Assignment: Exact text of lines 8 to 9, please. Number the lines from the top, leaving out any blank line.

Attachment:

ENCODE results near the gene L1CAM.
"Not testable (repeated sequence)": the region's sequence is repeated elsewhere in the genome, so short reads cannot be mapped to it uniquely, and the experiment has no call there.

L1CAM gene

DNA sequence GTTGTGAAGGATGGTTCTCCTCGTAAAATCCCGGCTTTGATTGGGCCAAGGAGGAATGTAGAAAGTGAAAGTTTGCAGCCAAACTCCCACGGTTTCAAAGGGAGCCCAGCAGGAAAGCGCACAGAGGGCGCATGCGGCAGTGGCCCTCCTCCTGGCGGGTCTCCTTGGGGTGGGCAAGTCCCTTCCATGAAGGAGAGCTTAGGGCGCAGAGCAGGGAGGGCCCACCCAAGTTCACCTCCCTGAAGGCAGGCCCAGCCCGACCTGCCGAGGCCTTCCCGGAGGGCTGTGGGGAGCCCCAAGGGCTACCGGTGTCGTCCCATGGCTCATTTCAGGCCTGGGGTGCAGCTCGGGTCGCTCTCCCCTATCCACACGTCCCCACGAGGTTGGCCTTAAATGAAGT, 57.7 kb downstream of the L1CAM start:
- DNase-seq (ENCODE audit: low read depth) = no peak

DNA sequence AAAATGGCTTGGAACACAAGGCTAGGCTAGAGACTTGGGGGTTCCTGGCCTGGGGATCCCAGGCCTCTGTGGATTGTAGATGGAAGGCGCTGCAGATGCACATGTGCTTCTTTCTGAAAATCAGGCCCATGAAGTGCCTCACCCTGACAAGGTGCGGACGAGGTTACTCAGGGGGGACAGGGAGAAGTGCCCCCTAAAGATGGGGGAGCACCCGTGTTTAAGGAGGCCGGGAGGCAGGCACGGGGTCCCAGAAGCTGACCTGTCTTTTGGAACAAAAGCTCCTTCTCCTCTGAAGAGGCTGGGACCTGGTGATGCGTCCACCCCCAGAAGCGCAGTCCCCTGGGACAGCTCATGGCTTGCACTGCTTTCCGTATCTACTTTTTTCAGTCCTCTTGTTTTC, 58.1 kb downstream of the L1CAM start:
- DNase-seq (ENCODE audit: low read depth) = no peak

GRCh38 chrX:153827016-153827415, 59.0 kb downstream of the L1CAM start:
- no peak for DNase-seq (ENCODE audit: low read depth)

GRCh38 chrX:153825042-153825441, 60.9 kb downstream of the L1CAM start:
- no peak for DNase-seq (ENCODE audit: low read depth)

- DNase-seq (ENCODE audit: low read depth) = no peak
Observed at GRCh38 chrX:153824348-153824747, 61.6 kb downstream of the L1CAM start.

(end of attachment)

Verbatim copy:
GRCh38 chrX:153827016-153827415, 59.0 kb downstream of the L1CAM start:
- no peak for DNase-seq (ENCODE audit: low read depth)